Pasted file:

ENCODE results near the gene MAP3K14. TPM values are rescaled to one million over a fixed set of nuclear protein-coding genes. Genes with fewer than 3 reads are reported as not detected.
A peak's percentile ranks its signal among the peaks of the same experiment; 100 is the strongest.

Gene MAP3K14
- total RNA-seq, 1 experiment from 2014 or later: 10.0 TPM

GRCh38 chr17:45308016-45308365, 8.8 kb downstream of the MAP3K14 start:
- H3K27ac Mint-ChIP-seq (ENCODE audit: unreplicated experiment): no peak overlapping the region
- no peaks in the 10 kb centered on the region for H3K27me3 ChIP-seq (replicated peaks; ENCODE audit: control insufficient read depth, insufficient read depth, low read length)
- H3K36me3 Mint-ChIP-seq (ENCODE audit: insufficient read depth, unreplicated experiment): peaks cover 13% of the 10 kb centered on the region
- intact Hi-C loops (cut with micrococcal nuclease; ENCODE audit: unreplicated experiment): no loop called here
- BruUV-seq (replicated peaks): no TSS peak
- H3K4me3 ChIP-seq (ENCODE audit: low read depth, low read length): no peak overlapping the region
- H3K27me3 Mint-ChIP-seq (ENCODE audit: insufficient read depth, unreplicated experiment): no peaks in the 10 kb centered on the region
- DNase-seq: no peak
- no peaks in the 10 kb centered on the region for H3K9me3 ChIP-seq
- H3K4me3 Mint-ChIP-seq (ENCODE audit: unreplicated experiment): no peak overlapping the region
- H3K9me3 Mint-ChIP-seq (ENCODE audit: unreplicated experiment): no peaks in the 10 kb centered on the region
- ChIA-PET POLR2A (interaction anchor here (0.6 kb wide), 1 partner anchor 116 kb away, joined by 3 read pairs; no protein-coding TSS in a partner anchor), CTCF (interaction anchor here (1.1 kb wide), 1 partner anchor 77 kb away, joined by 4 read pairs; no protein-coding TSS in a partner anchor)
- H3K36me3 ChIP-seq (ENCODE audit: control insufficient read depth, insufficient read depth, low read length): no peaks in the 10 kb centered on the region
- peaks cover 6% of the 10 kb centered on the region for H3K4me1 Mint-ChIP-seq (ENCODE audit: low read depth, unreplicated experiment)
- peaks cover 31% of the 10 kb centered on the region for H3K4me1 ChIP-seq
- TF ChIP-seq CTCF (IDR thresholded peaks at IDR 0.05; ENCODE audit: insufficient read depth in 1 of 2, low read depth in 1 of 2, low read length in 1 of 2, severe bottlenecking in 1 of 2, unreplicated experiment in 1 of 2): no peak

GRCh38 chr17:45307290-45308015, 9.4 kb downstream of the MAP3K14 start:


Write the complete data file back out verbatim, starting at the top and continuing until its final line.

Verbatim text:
ENCODE results near the gene MAP3K14. TPM values are rescaled to one million over a fixed set of nuclear protein-coding genes. Genes with fewer than 3 reads are reported as not detected.
A peak's percentile ranks its signal among the peaks of the same experiment; 100 is the strongest.

Gene MAP3K14
- total RNA-seq, 1 experiment from 2014 or later: 10.0 TPM

GRCh38 chr17:45308016-45308365, 8.8 kb downstream of the MAP3K14 start:
- H3K27ac Mint-ChIP-seq (ENCODE audit: unreplicated experiment): no peak overlapping the region
- no peaks in the 10 kb centered on the region for H3K27me3 ChIP-seq (replicated peaks; ENCODE audit: control insufficient read depth, insufficient read depth, low read length)
- H3K36me3 Mint-ChIP-seq (ENCODE audit: insufficient read depth, unreplicated experiment): peaks cover 13% of the 10 kb centered on the region
- intact Hi-C loops (cut with micrococcal nuclease; ENCODE audit: unreplicated experiment): no loop called here
- BruUV-seq (replicated peaks): no TSS peak
- H3K4me3 ChIP-seq (ENCODE audit: low read depth, low read length): no peak overlapping the region
- H3K27me3 Mint-ChIP-seq (ENCODE audit: insufficient read depth, unreplicated experiment): no peaks in the 10 kb centered on the region
- DNase-seq: no peak
- no peaks in the 10 kb centered on the region for H3K9me3 ChIP-seq
- H3K4me3 Mint-ChIP-seq (ENCODE audit: unreplicated experiment): no peak overlapping the region
- H3K9me3 Mint-ChIP-seq (ENCODE audit: unreplicated experiment): no peaks in the 10 kb centered on the region
- ChIA-PET POLR2A (interaction anchor here (0.6 kb wide), 1 partner anchor 116 kb away, joined by 3 read pairs; no protein-coding TSS in a partner anchor), CTCF (interaction anchor here (1.1 kb wide), 1 partner anchor 77 kb away, joined by 4 read pairs; no protein-coding TSS in a partner anchor)
- H3K36me3 ChIP-seq (ENCODE audit: control insufficient read depth, insufficient read depth, low read length): no peaks in the 10 kb centered on the region
- peaks cover 6% of the 10 kb centered on the region for H3K4me1 Mint-ChIP-seq (ENCODE audit: low read depth, unreplicated experiment)
- peaks cover 31% of the 10 kb centered on the region for H3K4me1 ChIP-seq
- TF ChIP-seq CTCF (IDR thresholded peaks at IDR 0.05; ENCODE audit: insufficient read depth in 1 of 2, low read depth in 1 of 2, low read length in 1 of 2, severe bottlenecking in 1 of 2, unreplicated experiment in 1 of 2): no peak

GRCh38 chr17:45307290-45308015, 9.4 kb downstream of the MAP3K14 start: